How does Crane Style compare? In all its forms, such as Flying Crane and Feeding Crane, the style emphasizes exactly what a woman warrior like Fang Quiniang would need to defeat stronger, taller male opponents: sharp jabs to pressure points with the fingers, and the evasion of straightforward attacks. The Fujian style, unlike the fighting style of actual cranes, favors close hand-to-hand combat and decidedly less hopping, but the “spear hand” technique closely resembles the quick pecking of a beak at the eyes of a predator.

By evading what is strong and attacking what is weak, the crane and practitioners of the Crane Style dance as much as they fight. They move with their opponent when appropriate and strike when the opportunity presents itself, creating a physical conversation more interesting than the buffalo’s head-butting or the snarling whirlwind of dogs. With its long neck and legs and expansive wings, the crane uses empty air and negative space in its attack, creating a trap in which its enemy can fall. In Nature, when fights so often come to either a quick-draw or a wrestling match, the crane wins the battle by staying above it.


About quantumbiologist

Christian Drake, AKA The Quantum Biologist, is a naturalist and poet formerly of Albuquerque, NM and currently living deep in the backwoods of the Connecticut Berkshires. He has worked in aquariums and planetariums, national parks and urban forests. When not birding or turning over rocks to find weird bugs, he enjoys rockabilly music, gourmet cooking, playing harmonica and writing dirty haiku. View all posts by quantumbiologist

3 responses to “Crane Style

  • Ben Bormann

    Crane stylists in northern China incorporated many kicks and jumps into their forms. They hailed from temples in the Henan, Zhili, Jiangsu and surrounding provinces, whereas the southern stylists, those from temples in Fujian, Hunan, Guangdong and Yunnan provinces, generally used lower stances and relied almost exclusively on handwork.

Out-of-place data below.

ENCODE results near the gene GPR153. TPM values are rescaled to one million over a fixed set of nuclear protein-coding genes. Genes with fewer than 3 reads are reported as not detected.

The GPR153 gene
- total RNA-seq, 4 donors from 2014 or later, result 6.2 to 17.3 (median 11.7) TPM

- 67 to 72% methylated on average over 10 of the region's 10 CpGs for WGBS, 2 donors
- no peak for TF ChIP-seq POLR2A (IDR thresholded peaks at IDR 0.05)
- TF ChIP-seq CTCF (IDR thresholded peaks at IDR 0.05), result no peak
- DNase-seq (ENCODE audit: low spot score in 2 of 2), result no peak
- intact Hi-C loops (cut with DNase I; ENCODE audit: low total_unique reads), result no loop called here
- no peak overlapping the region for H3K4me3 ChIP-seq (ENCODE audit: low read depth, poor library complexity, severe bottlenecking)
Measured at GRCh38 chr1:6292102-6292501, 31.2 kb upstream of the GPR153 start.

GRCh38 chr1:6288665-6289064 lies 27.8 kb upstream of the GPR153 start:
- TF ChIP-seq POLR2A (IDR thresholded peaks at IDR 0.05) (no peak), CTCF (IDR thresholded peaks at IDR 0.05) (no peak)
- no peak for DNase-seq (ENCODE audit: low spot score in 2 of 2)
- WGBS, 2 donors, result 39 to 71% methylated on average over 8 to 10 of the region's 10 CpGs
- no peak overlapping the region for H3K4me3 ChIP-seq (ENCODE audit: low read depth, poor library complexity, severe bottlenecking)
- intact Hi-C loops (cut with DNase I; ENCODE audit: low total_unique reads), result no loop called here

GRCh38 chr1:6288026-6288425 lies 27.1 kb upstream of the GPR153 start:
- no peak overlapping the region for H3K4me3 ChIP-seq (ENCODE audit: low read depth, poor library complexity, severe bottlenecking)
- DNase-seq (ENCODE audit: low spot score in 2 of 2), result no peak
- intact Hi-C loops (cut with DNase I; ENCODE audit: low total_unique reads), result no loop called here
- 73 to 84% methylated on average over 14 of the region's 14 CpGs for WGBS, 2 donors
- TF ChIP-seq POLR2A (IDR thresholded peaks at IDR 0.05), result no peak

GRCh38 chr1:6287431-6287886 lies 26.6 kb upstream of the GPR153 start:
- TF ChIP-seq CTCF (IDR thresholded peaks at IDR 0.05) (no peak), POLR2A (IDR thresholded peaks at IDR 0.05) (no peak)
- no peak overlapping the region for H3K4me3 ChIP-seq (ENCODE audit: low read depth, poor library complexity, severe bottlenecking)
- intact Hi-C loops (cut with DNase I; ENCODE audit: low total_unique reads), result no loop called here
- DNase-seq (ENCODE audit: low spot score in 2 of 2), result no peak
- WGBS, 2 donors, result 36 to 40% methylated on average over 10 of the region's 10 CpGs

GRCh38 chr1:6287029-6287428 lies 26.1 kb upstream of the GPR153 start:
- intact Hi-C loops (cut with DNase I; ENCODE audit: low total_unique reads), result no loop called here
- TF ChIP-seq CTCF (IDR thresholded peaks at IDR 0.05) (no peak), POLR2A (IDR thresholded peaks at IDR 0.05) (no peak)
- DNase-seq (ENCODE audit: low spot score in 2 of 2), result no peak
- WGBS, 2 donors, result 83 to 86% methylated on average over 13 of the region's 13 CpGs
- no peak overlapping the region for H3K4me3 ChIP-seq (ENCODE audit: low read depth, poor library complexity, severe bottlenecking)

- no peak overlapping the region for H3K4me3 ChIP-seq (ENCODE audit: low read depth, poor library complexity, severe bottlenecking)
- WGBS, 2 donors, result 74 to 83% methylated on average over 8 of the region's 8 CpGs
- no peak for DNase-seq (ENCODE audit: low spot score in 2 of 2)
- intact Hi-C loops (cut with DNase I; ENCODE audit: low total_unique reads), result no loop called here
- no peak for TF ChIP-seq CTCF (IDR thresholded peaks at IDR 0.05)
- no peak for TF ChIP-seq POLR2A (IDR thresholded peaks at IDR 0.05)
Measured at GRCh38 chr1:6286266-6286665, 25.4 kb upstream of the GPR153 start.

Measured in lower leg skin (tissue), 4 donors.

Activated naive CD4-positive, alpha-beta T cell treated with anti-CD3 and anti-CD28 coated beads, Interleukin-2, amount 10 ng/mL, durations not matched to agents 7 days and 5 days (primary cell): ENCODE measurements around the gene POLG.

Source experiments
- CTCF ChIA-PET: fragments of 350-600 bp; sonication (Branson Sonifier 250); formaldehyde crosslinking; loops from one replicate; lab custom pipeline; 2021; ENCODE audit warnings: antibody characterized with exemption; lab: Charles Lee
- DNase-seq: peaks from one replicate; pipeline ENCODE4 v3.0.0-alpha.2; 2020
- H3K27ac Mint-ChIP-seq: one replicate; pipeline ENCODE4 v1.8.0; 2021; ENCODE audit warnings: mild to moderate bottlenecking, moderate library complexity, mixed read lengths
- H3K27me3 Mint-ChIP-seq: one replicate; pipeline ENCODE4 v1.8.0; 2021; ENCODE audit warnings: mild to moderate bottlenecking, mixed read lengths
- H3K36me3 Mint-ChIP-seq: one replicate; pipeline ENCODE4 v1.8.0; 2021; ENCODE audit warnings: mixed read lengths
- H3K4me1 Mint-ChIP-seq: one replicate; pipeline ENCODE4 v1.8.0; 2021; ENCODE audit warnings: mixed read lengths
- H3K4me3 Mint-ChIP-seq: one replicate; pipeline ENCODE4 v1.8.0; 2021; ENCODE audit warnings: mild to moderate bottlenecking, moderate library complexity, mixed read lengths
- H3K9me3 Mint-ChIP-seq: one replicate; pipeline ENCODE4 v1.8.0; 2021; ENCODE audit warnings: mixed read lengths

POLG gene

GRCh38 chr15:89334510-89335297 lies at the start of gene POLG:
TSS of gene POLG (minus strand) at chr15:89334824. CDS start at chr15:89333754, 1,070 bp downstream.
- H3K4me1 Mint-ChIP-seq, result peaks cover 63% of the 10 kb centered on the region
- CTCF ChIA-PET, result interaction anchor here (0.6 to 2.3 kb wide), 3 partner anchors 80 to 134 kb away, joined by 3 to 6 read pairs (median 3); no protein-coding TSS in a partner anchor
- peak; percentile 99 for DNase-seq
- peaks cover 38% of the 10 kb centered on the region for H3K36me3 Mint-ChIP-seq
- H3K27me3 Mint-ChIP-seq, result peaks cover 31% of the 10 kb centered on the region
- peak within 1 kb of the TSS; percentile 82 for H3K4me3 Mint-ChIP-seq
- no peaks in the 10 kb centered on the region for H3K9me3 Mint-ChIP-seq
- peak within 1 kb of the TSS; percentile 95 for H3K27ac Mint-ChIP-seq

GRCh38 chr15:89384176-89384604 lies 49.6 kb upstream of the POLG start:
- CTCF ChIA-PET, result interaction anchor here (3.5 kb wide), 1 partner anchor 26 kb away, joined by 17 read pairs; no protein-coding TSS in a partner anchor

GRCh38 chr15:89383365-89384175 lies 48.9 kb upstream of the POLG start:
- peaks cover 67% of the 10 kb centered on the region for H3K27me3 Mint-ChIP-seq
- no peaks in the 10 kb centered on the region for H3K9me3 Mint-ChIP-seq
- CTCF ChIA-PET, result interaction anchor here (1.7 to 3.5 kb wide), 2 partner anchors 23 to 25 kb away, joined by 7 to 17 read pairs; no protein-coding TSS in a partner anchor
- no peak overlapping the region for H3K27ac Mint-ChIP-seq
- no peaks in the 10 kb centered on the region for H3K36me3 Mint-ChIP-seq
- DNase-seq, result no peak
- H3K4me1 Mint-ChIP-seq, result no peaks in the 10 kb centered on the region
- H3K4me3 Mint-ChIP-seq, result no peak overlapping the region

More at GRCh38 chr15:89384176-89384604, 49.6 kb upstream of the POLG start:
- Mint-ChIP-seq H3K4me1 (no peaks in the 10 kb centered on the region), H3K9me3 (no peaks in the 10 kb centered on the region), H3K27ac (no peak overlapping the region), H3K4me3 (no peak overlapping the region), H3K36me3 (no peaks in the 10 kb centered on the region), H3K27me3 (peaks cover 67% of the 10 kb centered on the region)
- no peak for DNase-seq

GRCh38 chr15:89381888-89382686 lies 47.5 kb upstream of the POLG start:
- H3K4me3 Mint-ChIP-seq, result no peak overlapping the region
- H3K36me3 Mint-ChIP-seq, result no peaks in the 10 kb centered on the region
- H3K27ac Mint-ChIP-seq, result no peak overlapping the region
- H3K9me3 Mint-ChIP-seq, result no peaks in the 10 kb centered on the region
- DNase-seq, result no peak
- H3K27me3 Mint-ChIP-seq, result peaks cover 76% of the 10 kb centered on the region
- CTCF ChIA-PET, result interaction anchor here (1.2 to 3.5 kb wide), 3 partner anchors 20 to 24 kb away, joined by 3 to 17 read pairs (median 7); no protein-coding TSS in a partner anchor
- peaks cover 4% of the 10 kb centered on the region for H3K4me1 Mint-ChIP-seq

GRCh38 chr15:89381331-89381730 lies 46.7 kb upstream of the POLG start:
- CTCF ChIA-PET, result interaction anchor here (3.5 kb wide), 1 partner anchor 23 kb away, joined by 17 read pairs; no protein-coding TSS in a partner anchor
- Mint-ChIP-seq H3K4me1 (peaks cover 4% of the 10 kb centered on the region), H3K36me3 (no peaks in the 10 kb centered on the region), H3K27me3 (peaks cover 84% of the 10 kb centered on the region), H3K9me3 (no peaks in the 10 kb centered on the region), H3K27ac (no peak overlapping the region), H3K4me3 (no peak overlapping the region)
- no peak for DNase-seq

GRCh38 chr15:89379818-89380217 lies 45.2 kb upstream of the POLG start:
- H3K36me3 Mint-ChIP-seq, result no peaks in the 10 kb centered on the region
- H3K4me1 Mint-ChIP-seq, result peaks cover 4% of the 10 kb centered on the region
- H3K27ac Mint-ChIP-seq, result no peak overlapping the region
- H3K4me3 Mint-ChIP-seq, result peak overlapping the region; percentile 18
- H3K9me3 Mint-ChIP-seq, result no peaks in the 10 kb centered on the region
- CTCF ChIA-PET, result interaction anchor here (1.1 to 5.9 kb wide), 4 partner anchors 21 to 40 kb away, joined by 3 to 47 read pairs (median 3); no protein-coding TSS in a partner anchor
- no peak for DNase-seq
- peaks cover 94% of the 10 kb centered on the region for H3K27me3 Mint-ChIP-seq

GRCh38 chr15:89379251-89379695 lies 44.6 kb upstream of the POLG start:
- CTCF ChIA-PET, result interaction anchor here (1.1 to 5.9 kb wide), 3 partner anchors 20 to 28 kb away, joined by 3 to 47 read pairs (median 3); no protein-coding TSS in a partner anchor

Unfortunately for a biology blog, these differences in style were not derived from the study of separate species of cranes. It was simply a matter of the labor each unique landscape demanded. In the south, where there are many rivers and marshes, rice paddy farming and fishing were the primary sources of work. When you’re on a boat, or waist-deep in water, for most of the day, you’d better have a stable footing. Martial arts techniques taught in the south, therefore, were products of that lifestyle, and made lower stances and a concentration on handwork necessary. However, in the north, where the grains of tall grasses, grapes for wine and shepherding made for the majority of the work, the land being used allowed for generally higher stances, more leg techniques, and made necessary jumping techniques used for evasion and to gain positional advantage.

    Not that any of that necessarily matters for the Crane style, which was widely spread throughout both the northern and southern temples. But, depending on the animals you choose next, it explains why they might have very different techniques. For example, the Tiger and Snake styles are primarily southern styles, and were never fully developed systems in the north—certain attacks and defenses were adopted, but entire systems never truly were. Likewise, the Dragon style was developed exclusively in the north, and so has quite a large arsenal of kicks, sweeps and jumps, but you’ll only find a few of its “handier” techniques adopted in the south.

    This is all to say that my love for Chinese martial arts will thoroughly enjoy Kung Fu Week on the Quantum Biologist.

  • Copernicus

    Inevitably, some instructors took the Crane Style to a place where it should not have gone.